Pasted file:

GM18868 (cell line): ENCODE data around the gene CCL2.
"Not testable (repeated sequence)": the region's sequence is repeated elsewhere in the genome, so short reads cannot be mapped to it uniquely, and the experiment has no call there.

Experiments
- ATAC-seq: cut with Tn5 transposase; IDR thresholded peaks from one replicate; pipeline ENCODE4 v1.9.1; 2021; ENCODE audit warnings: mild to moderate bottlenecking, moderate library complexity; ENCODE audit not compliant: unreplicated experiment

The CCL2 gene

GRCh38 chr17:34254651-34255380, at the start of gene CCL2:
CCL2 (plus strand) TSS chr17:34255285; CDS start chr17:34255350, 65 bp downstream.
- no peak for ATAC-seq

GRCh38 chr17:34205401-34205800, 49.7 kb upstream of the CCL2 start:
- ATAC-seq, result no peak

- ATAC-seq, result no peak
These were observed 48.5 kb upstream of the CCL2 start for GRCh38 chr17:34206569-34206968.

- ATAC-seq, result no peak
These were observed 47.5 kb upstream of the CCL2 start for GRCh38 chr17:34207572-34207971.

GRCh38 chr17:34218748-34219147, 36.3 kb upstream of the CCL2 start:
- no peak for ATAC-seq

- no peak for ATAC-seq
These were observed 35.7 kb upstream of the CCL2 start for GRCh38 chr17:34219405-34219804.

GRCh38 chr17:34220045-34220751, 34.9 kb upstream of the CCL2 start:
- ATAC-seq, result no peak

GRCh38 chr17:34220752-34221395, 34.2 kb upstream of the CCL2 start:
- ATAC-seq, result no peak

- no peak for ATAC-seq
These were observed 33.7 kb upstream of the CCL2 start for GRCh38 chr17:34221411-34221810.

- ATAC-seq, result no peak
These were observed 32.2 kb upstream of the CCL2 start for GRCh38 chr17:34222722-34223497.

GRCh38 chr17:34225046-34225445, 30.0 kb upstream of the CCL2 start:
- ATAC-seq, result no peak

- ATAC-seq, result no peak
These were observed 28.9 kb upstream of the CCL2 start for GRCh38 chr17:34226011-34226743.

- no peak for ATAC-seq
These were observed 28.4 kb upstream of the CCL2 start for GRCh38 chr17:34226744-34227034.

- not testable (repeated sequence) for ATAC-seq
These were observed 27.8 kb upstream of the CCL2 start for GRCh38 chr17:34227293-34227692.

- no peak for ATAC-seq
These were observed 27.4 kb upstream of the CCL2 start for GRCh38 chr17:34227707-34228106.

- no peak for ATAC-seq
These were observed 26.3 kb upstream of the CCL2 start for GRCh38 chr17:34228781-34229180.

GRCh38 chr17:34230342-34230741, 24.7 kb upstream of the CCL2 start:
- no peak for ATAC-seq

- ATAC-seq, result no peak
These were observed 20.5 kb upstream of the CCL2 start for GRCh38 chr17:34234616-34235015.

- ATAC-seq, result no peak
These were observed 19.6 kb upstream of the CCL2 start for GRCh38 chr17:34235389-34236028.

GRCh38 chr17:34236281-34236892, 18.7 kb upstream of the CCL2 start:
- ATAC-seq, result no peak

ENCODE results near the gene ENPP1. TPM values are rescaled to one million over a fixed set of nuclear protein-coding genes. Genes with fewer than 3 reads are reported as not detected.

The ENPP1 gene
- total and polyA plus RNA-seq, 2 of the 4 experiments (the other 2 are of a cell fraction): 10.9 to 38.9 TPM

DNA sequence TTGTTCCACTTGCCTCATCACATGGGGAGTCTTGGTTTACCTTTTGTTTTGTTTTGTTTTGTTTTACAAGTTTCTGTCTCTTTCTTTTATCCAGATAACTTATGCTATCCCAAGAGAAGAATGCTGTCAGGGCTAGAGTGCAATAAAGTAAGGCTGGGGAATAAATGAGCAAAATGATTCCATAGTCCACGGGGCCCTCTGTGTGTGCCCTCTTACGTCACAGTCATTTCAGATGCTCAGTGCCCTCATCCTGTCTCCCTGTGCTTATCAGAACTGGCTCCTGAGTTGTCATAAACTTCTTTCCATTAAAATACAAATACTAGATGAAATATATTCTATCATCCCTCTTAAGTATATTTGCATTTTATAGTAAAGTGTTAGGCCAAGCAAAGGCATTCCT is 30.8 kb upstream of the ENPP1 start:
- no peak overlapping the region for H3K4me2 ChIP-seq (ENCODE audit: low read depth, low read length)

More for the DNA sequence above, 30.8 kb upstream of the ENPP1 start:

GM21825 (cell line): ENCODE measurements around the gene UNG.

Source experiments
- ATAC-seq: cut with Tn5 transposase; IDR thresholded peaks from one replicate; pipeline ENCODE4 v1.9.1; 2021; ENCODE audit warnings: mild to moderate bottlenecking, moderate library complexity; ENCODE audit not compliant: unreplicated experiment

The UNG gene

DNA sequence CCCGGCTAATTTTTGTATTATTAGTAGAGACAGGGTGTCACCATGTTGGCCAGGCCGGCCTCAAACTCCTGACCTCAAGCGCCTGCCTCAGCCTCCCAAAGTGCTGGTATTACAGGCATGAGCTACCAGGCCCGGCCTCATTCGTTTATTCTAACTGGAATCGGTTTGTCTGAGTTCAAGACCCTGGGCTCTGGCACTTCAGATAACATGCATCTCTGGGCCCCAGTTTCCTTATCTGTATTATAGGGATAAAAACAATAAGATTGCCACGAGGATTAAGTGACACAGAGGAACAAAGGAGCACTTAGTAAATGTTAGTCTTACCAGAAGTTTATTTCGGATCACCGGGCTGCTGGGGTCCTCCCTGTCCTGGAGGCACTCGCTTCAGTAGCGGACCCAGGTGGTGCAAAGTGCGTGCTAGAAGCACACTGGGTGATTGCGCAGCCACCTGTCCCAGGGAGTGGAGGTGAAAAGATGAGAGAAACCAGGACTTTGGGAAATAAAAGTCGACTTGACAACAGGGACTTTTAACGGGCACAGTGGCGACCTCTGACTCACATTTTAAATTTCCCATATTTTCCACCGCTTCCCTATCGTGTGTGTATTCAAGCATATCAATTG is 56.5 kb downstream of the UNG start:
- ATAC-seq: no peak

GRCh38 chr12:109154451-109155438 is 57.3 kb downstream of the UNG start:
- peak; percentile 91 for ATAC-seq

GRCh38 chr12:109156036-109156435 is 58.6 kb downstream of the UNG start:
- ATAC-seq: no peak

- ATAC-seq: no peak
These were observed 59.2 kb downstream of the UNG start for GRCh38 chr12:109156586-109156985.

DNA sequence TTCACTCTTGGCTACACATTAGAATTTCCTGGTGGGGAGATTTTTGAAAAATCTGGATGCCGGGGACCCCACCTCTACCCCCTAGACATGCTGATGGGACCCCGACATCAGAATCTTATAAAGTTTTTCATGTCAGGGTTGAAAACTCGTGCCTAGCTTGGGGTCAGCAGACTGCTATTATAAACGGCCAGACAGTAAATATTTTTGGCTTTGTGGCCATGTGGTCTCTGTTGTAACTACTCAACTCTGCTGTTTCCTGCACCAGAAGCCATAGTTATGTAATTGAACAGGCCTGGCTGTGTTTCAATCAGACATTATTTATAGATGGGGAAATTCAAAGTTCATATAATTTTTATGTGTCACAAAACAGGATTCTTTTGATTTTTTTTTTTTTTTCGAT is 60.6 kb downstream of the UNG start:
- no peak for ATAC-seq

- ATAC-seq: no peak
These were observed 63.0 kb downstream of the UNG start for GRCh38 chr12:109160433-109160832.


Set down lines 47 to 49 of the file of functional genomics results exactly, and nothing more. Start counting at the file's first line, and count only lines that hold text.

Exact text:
ENCODE results near the gene ENPP1. TPM values are rescaled to one million over a fixed set of nuclear protein-coding genes. Genes with fewer than 3 reads are reported as not detected.

The ENPP1 gene
- total and polyA plus RNA-seq, 2 of the 4 experiments (the other 2 are of a cell fraction): 10.9 to 38.9 TPM